The moments when we are naturally angered are often those times when we can teach our children about life, about sin, about grace. Conflict is a part of life in sin filled, broken world. For our children’s entire lives, whether that be in two years when they’re six or in thirty years when they’re parents themselves, they’re going to be dealing with conflict. Often in those moments when we’re easily angered, our instinct is to get things back to a state of peace and quiet as speedily and effortlessly as possible. The children are whining or fighting so we angrily snarl, Enough. Stop it right now! I don’t want to hear it! What a waste of an opportunity. We ought to be willing to take the time to patiently talk, listen, and teach. In our haste to get back to peace, we often want to skip the most important part: their heart.

2. Realize that angry parenting is often deeply selfish.

In our worst parenting moments, think of the words that so often escape our lips. I’m so sick of this. I’m sick and tired of you guys fighting. I don’t want to hear one more whining word. I’ve had it up to here! What’s striking about all these phrases (and maybe even as you read them you heard your own voice) is that they’re all about me. They’re selfish. They’re phrases that give us a glimpse of our heart—our anger is about us and how their behavior is disrupting our life.

But parenting isn’t about us being sick of whining or fighting, is it? Ultimately parenting isn’t about us at all. It’s about our children. It’s about putting ourselves aside to love and nurture and teach and guide them. A quickly angered mother is a selfish mother. I’m angry because the peace and quiet of MY car ride or MY home is being disrupted. It can be helpful to realize afresh the intrinsically selfish quality of the easily angered parent and to then remember that grace-filled parenting is about caring more about others than ourselves.

3. Realize that being easily angered is less about lack of control and more about lack of desire.

The picture underneath is one that has circulated on Facebook.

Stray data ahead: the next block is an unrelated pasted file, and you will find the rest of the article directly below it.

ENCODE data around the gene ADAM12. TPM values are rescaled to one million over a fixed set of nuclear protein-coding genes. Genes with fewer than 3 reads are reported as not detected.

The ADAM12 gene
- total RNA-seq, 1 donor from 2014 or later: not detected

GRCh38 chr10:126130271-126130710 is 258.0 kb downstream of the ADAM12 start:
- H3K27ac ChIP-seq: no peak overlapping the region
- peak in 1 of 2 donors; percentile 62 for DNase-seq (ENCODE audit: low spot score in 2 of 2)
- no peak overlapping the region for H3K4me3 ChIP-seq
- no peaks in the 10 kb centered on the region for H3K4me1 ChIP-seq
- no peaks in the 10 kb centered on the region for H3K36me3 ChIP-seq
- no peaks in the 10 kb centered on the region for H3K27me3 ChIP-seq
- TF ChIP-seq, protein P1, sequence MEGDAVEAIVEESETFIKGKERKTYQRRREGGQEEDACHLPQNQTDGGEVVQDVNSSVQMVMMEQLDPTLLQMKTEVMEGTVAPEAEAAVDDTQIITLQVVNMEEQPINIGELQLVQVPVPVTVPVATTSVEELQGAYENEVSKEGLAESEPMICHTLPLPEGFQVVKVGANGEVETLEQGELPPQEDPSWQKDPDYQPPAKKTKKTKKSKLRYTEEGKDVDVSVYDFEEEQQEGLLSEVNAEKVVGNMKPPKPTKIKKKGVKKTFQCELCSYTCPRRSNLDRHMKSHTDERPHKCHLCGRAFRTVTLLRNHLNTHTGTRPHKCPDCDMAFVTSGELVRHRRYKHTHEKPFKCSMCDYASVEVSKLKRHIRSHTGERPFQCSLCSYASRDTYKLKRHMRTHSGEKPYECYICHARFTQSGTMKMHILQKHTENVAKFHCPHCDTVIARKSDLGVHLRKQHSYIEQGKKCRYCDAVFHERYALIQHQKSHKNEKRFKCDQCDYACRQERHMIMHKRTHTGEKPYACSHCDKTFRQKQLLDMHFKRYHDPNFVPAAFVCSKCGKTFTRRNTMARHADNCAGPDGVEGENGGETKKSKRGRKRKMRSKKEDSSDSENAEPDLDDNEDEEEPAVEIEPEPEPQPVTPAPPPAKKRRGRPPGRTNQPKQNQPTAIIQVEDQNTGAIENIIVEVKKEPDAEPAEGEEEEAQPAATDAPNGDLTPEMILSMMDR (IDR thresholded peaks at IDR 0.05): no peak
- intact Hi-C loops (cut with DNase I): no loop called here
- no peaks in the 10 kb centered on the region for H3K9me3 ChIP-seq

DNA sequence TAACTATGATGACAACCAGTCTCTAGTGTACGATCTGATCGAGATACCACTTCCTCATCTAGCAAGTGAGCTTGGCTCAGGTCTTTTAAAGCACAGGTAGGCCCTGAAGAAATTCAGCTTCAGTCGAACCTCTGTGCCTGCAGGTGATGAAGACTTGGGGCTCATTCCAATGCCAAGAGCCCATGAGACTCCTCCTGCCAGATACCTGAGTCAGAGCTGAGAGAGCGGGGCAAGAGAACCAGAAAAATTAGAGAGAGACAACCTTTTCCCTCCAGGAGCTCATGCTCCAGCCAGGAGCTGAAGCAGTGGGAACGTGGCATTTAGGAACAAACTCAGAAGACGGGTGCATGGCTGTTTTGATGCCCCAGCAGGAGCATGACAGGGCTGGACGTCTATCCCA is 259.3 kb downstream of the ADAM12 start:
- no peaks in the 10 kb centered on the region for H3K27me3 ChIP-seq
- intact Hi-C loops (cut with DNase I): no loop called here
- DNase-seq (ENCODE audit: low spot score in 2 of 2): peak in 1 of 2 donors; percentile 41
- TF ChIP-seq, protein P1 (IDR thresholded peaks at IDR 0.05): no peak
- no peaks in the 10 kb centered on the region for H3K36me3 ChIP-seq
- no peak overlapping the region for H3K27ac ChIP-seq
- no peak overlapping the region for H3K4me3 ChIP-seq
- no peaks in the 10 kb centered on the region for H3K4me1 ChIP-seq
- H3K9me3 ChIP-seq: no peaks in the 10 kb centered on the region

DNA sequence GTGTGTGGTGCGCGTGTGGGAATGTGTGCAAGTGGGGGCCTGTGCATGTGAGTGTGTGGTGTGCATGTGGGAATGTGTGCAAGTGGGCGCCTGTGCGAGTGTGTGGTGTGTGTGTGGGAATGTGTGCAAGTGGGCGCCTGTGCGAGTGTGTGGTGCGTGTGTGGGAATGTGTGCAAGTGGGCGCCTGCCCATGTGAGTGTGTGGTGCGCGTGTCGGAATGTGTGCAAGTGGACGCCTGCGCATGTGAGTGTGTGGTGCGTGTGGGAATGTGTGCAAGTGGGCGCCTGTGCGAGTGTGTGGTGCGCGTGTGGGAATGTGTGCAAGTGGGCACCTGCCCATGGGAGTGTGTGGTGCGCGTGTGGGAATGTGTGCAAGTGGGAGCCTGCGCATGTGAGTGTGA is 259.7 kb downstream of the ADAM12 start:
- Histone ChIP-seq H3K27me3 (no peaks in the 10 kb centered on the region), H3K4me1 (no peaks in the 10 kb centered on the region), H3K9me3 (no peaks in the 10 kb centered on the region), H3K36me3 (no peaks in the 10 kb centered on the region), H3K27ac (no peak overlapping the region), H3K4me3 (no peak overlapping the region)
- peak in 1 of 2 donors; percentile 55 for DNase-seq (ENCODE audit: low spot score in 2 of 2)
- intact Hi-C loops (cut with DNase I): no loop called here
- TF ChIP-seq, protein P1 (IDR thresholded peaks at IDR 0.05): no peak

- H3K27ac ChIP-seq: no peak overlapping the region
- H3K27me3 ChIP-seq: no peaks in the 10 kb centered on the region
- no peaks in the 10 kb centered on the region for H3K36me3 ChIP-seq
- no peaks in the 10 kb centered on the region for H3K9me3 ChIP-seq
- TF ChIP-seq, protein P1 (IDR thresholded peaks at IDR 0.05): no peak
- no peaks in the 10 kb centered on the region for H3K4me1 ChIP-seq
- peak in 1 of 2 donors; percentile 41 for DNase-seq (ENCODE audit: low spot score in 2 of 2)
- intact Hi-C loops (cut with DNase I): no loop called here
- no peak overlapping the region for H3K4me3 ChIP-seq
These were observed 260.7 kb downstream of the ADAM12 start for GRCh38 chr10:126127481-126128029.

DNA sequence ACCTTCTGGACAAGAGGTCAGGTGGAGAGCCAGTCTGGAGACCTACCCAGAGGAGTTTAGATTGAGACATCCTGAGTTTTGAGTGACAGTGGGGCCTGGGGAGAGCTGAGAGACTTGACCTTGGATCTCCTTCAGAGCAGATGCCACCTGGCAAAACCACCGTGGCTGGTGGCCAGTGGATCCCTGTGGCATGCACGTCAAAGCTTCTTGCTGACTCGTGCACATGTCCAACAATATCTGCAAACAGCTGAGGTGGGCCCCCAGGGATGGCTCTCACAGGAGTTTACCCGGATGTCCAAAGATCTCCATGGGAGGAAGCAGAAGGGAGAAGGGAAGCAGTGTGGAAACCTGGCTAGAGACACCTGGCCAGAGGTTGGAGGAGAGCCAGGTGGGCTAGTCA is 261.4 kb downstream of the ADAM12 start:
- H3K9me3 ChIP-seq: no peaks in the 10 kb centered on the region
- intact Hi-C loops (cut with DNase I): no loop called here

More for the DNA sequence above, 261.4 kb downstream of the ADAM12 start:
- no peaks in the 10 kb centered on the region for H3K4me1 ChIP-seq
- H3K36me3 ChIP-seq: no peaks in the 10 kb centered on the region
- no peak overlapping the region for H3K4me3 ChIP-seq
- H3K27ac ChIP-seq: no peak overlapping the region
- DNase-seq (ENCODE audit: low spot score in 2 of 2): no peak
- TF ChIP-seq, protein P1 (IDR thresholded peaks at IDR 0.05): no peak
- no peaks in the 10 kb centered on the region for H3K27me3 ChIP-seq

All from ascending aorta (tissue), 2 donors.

(photo credit: Message with a Bottle Facebook Page)

This resonates, doesn’t it? It’s meant to be humorous, and I don’t think there’s anything wrong with smiling and seeing the lighter side of an experience that many of us share. It’s good to remember that we shouldn’t take ourselves too seriously. But within the humour of this picture, there’s a deeper reality at play: in public, whether that be at the playground with friends or at church on a Sunday morning, when our kids do stuff that makes us mad, we often handle it differently (better, and with more grace!) than if we were at home by ourselves. We’re more patient, aren’t we? More gentle. More kind. More tempered. In other words, we’re better parents. We really do have the self control in the moments of frustration. We really do have the capacity to respond the way we should. When I’m at home, quiet, private, unnoticed by others, it’s not that I lack the control to do what’s right, it’s that I lack the desire.

There’s a sadness in this, isn’t there? It’s sad because, truly, when we think about it, we care way more about what our children see, hear, and think about their mother than we do about what strangers at the park or friends at church think about us. More than that, we care way more about what God thinks about us, too. And yet so often our actions would indicate otherwise. It can be helpful to remember that how we respond really is a choice, and that the people who matter most (our children, our Father) see our parenting all the time.